Arkansas State keeps eyes on coaches on the rise


LITTLE ROCK — Think about each of the 120-plus FBS teams teams as individual divisions of a nationwide corporation and Arkansas State as one of the smaller entities with a manager driven to climb the corporate ladder.

With that picture in mind, ASU’s status as a stepping stone is a positive in the world of college football. Hiring the next head football coach in Jonesboro, long-term stability is not the top priority. If that was the case, 58-year-old John Thompson — a superb defensive coordinator and a friend — would already be in place.

ASU is seeking an up-and-comer who is dead-set on succeeding and who has a plan to achieve the goal on his way to bigger and better.

If the new man succeeds, ASU benefits. For three or four years, the school will have a young, creative coach going about his task with an eye on the future. When the coach is promoted, ASU’s niche as a school where a coach can build a reputation is enhanced and well-qualified applicants will line up.

Appointment to a position such as ASU says the new hire impressed his superiors while rising through the ranks. Maybe it was the way the man took charge of the offense at Baylor or Ole Miss or Duke or Auburn or someplace comparable, being creative in his play calling and cooperative with his boss while tutoring his underlings with individuality. For one reason or another, the head coach believes his man is qualified to be in charge. In that vein, Art Briles or Hugh Freeze or David Cutcliffe or Gus Malzahn or all of the above have made phone calls to the powers that be at ASU to lobby for their offensive coordinator.

Whoever gets the job, if the group under his care succeeds during the next three years and the man is promoted again — good for him, good for the folks who hired him.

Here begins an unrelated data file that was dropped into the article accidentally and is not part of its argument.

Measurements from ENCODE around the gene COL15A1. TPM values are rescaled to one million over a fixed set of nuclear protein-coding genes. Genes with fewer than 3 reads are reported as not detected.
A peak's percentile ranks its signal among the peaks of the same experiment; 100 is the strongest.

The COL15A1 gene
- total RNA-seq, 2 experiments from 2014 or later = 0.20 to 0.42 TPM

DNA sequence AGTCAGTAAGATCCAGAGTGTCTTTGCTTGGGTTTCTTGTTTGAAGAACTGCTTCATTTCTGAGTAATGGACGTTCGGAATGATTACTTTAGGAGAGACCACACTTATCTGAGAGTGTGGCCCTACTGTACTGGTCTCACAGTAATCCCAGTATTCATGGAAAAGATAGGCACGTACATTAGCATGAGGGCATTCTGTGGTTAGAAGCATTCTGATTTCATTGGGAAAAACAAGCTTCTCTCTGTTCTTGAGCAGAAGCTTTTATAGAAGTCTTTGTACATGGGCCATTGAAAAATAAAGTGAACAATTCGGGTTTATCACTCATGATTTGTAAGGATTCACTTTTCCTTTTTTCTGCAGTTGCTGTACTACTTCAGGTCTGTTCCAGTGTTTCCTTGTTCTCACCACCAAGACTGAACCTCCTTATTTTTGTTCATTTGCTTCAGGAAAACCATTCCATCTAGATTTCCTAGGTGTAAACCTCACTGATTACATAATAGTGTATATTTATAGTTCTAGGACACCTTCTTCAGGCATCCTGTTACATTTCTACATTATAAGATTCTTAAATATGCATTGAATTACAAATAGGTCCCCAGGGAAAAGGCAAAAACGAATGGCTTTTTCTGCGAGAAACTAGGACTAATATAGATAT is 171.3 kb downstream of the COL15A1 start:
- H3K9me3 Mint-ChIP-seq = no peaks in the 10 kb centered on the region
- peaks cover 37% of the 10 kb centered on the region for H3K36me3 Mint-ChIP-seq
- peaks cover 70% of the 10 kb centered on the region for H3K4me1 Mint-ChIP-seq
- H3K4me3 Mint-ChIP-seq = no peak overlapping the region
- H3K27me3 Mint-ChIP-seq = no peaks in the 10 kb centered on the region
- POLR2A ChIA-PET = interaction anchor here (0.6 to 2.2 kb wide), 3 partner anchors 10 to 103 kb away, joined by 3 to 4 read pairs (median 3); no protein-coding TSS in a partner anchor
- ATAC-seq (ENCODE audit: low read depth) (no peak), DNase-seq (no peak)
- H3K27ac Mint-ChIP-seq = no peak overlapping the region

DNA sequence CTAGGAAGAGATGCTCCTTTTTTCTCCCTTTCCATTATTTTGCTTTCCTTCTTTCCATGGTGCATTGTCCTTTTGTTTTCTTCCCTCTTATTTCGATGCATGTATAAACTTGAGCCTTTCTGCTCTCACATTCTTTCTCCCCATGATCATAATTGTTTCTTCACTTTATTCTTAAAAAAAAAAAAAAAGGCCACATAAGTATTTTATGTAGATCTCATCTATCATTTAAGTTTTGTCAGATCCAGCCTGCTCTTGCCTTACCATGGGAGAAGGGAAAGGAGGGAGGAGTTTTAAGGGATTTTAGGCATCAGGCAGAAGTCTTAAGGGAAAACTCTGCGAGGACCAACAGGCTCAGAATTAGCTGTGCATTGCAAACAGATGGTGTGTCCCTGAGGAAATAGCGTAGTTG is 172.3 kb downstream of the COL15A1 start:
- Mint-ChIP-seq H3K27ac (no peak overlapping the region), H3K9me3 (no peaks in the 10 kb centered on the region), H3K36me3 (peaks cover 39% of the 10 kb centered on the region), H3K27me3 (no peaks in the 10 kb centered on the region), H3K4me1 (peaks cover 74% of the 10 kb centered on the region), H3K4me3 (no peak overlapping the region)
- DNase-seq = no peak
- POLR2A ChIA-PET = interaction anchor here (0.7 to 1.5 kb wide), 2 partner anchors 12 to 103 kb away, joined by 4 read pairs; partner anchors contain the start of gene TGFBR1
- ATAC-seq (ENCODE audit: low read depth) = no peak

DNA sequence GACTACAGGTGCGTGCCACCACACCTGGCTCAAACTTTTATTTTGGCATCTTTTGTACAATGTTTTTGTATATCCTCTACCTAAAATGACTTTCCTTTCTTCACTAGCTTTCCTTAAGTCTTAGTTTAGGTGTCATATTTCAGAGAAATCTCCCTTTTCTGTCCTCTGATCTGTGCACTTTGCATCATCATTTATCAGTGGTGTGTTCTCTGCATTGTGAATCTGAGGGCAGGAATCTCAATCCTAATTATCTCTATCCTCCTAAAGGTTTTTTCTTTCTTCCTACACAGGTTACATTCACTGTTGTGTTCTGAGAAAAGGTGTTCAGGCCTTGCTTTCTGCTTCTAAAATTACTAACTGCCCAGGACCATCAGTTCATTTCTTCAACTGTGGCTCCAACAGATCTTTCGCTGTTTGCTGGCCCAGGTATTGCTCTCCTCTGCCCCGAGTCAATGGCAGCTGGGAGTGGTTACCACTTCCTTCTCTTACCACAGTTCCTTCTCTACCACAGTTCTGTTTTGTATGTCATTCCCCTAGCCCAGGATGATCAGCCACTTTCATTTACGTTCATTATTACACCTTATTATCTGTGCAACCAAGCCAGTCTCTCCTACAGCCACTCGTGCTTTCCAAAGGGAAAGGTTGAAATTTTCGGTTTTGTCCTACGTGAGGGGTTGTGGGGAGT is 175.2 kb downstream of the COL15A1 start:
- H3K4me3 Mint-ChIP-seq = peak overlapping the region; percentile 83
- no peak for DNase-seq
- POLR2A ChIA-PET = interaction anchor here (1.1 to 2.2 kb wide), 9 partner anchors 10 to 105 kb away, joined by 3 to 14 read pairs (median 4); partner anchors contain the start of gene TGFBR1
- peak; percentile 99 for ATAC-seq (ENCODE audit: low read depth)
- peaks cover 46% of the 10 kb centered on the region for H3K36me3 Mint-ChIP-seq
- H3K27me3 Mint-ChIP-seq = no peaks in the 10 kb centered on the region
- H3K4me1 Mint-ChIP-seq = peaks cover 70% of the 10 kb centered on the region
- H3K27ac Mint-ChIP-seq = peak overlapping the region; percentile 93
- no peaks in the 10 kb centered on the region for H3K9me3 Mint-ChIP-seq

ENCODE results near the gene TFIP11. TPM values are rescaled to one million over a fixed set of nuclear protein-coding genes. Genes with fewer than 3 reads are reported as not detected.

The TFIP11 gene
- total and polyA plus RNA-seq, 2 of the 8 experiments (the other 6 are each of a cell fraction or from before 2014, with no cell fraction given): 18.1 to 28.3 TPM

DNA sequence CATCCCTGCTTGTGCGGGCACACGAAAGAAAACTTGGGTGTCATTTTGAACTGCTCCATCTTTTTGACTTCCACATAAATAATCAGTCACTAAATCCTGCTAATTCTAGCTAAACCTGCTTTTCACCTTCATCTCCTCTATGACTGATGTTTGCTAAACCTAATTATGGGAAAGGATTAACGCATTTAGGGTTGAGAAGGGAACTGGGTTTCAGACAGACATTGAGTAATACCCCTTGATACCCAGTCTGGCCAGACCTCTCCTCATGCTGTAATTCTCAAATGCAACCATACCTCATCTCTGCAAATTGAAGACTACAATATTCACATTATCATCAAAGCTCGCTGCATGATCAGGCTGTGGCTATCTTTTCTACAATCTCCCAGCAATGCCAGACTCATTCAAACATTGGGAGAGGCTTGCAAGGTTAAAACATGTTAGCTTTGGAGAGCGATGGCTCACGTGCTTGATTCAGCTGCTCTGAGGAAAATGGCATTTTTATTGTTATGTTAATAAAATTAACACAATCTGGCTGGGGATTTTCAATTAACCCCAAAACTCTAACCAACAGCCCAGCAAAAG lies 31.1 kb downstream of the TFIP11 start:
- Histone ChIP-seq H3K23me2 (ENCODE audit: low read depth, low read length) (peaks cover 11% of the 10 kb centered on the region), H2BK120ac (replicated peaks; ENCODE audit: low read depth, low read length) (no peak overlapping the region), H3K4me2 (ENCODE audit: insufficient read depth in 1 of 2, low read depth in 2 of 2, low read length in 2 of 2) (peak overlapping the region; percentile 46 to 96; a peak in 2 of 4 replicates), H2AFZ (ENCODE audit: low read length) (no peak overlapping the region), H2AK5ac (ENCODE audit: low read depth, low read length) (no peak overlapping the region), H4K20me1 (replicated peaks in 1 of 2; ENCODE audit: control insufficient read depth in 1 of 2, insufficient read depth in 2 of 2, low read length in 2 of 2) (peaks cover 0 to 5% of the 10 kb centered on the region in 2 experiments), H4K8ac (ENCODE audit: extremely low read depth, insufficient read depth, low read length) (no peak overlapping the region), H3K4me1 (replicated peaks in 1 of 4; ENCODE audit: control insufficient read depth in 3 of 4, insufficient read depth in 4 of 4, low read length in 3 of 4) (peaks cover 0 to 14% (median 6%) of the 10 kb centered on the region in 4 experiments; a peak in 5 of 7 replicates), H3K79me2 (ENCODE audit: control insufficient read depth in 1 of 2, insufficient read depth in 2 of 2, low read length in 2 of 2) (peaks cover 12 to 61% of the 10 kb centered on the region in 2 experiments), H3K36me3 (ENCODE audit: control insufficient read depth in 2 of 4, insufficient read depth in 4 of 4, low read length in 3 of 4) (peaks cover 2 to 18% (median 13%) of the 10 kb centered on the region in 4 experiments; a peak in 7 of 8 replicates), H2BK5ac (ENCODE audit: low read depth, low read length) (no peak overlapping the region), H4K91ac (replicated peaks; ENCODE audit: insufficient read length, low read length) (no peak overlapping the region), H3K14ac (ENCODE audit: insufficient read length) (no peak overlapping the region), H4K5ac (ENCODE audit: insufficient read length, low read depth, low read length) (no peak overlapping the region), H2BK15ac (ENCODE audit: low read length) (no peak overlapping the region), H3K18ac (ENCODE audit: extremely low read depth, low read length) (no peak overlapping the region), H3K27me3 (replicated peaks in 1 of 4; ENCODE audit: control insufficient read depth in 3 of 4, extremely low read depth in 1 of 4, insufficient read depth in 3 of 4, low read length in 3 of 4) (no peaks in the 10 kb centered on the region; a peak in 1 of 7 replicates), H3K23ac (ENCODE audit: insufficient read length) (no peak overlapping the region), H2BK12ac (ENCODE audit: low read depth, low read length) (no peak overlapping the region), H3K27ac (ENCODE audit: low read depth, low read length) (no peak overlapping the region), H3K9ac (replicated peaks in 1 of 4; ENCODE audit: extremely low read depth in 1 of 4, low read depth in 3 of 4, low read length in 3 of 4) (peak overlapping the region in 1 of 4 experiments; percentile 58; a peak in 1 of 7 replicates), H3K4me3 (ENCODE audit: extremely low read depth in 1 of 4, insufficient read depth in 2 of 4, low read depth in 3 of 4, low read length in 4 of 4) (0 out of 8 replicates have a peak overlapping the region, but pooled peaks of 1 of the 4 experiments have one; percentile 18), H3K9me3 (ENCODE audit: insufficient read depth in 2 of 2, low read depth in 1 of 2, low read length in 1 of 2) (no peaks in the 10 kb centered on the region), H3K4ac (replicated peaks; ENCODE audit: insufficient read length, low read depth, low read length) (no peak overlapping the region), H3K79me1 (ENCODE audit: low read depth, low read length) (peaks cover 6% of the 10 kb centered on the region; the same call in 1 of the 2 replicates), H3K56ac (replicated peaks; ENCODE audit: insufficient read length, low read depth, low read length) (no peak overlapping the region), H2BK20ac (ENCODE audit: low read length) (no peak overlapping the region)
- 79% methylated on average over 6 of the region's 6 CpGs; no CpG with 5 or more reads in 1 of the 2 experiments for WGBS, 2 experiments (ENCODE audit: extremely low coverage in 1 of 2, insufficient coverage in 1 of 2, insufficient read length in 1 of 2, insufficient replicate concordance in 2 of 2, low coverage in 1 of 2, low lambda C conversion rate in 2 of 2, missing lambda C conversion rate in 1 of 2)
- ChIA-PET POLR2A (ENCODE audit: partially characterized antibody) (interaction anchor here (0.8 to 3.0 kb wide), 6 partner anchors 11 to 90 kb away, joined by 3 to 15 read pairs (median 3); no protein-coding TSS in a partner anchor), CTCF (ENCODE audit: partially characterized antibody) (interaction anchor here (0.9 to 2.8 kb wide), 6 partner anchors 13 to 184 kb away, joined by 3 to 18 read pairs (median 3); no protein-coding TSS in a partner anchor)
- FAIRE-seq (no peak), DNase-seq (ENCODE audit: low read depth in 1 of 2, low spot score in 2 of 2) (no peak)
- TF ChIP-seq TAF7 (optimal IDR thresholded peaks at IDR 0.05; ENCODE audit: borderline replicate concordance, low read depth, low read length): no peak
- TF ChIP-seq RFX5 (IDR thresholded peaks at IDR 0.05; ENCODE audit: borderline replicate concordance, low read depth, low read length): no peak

ASU hired Bryan Harsin eight days after Malzahn took the Auburn job and the suspicion is that athletics director Terry Mohajir will have somebody in place to replace Harsin by the end of the week. “We’re going to be quick, but I’m not going to hurry,” Mohajir said last week.

It would be wise to make a hire before Texas does the same and sets off a chain reaction that might ripple through several campuses. Only for instance, if UT brought in James Franklin, the Vanderbilt job would be open and the Commodores might pursue a successful coach from a conference such as the Sun Belt or Conference USA. That, in turn, could create an opportunity for some offensive coordinator that might be in ASU’s cross hairs.

The early-season ax of Lane Kiffin is a reminder of the ripple effect from L.A. to Jonesboro. Pat Haden hired Steve Sarkisian from Washington to replace Kiffin and Chris Petersen moved from Boise to Seattle, opening the door for Harsin to return home. The weekend dismissal of Army coach Rich Ellerson will set off another round of ripples and there is fallout when coordinators such as Brent Pease at Florida are sacrificed.

However, the number of coaches fired this year may be way down from the more than a dozen who were canned after the 2012 season. In the SEC alone, that list included Auburn, Tennessee, Kentucky, and Arkansas.

An ASU alum from 1991, Joel Thomas has the right idea when talking with friends, family, and other fans about the opening in Jonesboro. “We may not be your dream job,” Thomas is fond of saying. “However, if you come to us, we can virtually guarantee that we will get you there.”

The likelihood that the new coach’s coveted job will come open after one year — see Freeze, Malzahn, and Harsin — is about the same as hitting the Powerball jackpot with a single ticket, but Thomas is on target.

Harry King is sports columnist for Stephens Media’s Arkansas News Bureau. His email address is hking@arkansasnews.com.